City Releases Their Capital Improvements Plan

The City of Dexter released their Capital Improvements Plan (CIP) for the next six fiscal years, 2018-2023.

The CIP does not address all of the capital expenditures for the City, but provides for significant physical improvements that are permanent. These include improvements to basic facilities, services, and installations needed for the community.

To be included into the CIP, a project must:

  • Be consistent with 1) an adopted or anticipated component of the City’s master plan, 2) a state or federal requirement, or 3) a City Council approved policy.
  • Constitute permanent, physical or system improvements, or significant equipment purchases, with a minimum project cost of $10,000 (in most cases).
  • Add to the value or capacity of the infrastructure of the City. Projects that are considered operational, maintenance or recurring are excluded, except when a limited duration project, which are included.

Projects are prioritized by urgent, important, or desirable.

Urgent

  • Correct an emergency or condition dangerous to public health, safety or welfare.
  • Complies with federal or state requirement whose implementation time frame is too short to allow for longer range planning.
  • Is vital to the economic stability of the City.

Important

  • Prevents an emergency or condition dangerous to the public health, safety, or welfare.
  • Is consistent with an adopted or anticipated element of the City master plan, a federal or state requirement whose implementation time frame allows longer range planning, or a council approved policy.
  • Is required to complete a major public improvement (this criterion is more important if the major improvement cannot function without the project being completed, and is less important if the project is not key to the functioning of another project).
  • Provides for a critically needed community program and/or amenity.
  • Has been identified as a project that meets or is necessary to meet an important community goal, including preservation or enhancement of the public’s health, safety and welfare.

Desirable

  • Provides a benefit to the community.
  • Worthwhile if funding becomes available.
  • Can be postponed without detriment to present services.

Justification score

Justification scores were assigned to each project by City departments.  The assigned scores assist in determining prioritization of projects. Scoring works as followings:

  • 0 = Not Applicable
  • 1 = Somewhat Important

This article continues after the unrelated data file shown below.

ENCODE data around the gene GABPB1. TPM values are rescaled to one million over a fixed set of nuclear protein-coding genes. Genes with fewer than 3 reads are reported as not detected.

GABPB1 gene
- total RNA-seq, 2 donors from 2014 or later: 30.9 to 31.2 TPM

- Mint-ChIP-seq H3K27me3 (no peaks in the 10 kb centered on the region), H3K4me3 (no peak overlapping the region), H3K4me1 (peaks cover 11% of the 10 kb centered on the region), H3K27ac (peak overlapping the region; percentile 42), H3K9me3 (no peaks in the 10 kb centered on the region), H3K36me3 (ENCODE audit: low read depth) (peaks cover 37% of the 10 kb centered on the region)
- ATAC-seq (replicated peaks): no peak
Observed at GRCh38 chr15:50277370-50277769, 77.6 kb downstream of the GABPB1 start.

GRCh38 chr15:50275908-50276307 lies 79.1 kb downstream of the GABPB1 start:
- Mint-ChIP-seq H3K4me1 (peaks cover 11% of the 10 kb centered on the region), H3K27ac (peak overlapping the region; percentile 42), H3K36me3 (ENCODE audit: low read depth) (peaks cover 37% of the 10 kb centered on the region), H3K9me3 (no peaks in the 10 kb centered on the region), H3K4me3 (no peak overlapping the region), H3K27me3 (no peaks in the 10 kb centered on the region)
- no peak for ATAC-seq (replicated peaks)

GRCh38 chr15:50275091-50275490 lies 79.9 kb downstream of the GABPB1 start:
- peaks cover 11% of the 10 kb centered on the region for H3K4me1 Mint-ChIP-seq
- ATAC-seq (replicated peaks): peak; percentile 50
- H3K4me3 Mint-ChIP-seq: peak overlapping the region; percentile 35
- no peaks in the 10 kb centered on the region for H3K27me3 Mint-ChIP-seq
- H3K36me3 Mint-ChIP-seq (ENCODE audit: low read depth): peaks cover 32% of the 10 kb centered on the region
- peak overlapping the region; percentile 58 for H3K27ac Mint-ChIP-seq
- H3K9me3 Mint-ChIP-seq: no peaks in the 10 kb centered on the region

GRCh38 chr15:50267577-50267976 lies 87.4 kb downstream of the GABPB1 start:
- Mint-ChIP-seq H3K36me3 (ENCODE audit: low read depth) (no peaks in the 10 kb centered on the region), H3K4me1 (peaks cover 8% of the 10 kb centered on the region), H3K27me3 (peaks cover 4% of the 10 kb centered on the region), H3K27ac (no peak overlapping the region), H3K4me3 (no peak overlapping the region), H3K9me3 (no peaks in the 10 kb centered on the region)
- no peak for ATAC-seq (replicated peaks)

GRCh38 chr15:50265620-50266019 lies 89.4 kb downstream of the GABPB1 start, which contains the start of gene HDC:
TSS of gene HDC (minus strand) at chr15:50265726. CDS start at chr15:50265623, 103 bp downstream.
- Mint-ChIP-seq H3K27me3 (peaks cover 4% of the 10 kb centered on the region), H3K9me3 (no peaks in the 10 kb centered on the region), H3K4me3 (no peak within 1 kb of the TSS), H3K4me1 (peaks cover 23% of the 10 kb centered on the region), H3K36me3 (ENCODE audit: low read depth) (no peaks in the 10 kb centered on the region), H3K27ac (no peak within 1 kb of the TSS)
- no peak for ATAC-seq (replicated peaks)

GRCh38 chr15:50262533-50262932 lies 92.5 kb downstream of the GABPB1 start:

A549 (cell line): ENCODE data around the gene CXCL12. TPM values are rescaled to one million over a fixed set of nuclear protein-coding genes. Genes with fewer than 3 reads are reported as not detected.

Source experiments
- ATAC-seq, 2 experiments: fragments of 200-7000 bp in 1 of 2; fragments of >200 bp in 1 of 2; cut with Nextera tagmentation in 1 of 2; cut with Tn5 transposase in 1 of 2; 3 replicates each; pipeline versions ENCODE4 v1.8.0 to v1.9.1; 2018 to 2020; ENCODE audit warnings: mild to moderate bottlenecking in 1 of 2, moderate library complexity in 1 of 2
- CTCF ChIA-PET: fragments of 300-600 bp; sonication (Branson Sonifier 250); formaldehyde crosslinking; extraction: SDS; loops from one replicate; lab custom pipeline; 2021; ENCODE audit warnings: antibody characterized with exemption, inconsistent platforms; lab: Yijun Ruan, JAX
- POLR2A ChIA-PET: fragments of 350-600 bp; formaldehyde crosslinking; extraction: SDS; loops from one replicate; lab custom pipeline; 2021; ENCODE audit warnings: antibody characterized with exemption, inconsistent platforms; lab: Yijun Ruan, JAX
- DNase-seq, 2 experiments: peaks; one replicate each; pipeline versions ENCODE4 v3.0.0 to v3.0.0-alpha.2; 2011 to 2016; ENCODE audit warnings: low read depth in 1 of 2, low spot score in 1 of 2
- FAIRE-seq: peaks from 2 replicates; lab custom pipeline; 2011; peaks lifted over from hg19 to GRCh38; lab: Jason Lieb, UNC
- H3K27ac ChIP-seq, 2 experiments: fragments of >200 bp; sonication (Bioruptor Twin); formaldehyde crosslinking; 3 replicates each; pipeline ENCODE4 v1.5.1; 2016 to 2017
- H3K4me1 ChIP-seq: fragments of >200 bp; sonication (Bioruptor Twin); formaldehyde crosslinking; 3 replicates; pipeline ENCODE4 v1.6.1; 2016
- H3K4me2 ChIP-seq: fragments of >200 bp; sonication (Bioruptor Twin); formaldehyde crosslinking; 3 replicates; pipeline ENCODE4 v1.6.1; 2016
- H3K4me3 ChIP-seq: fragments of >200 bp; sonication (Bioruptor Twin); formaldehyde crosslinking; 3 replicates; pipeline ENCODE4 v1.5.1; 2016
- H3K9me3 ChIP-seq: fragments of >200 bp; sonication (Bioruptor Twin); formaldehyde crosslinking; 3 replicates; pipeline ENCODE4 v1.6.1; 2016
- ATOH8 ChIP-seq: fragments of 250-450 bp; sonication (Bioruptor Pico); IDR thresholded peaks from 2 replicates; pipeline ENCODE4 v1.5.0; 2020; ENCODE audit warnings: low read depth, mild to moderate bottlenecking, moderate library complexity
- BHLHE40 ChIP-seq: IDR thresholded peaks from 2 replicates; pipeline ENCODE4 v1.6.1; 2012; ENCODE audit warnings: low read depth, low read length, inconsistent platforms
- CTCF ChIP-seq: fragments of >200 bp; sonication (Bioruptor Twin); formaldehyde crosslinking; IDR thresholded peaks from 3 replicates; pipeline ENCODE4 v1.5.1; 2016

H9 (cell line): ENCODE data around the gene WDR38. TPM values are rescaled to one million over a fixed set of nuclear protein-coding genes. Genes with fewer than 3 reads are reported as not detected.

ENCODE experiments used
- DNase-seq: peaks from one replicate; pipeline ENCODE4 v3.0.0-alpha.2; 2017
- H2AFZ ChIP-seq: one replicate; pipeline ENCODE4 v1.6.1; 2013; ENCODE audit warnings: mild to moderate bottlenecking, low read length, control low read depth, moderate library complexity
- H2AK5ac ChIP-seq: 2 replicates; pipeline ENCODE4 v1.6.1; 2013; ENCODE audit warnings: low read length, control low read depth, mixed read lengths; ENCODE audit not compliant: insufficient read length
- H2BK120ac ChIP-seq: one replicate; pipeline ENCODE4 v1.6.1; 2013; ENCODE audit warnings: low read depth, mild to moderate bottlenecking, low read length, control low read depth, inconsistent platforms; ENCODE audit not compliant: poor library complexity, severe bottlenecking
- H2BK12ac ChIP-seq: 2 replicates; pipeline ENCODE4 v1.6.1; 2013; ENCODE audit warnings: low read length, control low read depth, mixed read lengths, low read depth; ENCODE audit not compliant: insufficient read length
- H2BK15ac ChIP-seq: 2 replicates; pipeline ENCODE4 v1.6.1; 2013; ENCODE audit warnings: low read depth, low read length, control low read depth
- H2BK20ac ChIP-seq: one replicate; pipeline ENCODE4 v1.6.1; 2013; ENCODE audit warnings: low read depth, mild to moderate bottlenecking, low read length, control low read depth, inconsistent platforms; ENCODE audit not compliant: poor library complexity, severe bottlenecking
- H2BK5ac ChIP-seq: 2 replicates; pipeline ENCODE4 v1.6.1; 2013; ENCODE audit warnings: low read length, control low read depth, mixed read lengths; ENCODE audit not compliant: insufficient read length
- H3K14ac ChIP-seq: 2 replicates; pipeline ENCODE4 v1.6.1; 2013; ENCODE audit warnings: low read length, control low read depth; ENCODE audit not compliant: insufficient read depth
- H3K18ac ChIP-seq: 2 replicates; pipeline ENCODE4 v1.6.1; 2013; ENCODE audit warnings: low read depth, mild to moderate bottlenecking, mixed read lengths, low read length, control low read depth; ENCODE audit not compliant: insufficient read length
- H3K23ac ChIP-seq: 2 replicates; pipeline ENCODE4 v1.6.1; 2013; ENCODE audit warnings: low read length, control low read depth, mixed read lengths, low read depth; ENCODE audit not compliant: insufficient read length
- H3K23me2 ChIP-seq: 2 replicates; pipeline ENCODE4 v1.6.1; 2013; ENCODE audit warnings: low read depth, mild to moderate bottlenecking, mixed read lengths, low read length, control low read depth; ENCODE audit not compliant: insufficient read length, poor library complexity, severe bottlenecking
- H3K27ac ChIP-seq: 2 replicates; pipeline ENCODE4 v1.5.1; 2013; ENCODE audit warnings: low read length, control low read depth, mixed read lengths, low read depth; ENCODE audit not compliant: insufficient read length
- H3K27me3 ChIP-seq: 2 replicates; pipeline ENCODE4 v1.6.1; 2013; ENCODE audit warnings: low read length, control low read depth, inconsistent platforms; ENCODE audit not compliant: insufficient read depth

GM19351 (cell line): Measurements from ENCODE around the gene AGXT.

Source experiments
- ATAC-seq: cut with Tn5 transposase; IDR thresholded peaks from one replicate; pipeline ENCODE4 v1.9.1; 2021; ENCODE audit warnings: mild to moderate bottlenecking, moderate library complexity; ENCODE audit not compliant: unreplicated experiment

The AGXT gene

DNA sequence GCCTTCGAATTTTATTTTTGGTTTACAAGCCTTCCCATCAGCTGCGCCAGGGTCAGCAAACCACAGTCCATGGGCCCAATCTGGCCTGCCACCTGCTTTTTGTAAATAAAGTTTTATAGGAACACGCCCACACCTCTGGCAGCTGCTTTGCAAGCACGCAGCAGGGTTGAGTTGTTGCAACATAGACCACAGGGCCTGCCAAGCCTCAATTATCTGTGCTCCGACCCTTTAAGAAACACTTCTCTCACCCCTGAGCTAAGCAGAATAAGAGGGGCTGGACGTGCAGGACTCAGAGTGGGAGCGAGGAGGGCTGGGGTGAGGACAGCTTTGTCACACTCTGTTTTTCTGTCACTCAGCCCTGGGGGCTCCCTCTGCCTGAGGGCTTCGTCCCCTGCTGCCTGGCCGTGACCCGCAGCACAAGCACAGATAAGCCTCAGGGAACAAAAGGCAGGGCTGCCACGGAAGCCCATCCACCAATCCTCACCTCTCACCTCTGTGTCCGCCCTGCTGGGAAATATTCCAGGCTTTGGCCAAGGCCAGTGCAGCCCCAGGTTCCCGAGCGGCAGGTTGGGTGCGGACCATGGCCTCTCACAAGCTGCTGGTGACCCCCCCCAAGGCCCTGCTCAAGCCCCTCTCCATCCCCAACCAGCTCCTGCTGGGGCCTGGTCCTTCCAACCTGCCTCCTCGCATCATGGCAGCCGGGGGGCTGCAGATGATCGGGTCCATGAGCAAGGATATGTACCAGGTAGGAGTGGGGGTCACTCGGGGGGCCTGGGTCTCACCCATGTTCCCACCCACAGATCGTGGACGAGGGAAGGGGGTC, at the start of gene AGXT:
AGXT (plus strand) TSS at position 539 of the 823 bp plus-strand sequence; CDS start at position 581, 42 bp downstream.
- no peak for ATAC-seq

• 2 = Important
  • 3 = Very Important

Five questions were asked of each project and given a score to help indicate the degree to which the project achieves the following values:

  1. Protect health, safety, lives of citizens?
  2. Maintain or improve public infrastructure?
  3. Reduce energy consumption, impact of the environment?
  4. Enhance social, cultural, recreational or aesthetic opportunities?
  5. Improve customer service, convenience for citizens?

The higher total score a project is given, the higher priority.

There are a total of 78 projects designated for the six years. Below is a list of the top ten (10) projects ranked by cost, not including City Hall and Fire Department Facility which have unknown total costs. Included are the funding sources for each project.

What is immediately noticeable is that the first two items address long standing concerns for Dexter residents. Water supply and sewer services are being upgraded. The most expensive project brings a change to the decades-old problem of the 128-year-old stone viaduct leading west out of town.

The narrow viaduct has slowed traffic and trapped trucks for years. The new plan is for a bigger viaduct to be built just to the south and the old viaduct would remain and be part of a shared pathway.

The Projected Justification score is listed with a total of 13 making it a high priority project. There are two versions being considered: one with a roundabout and the other with a traditional corner at the intersection of Dexter-Chelsea Road and Main Street.

You can view the entire 135-page CIP report here for further details or to see if a project you hold interest in is listed.

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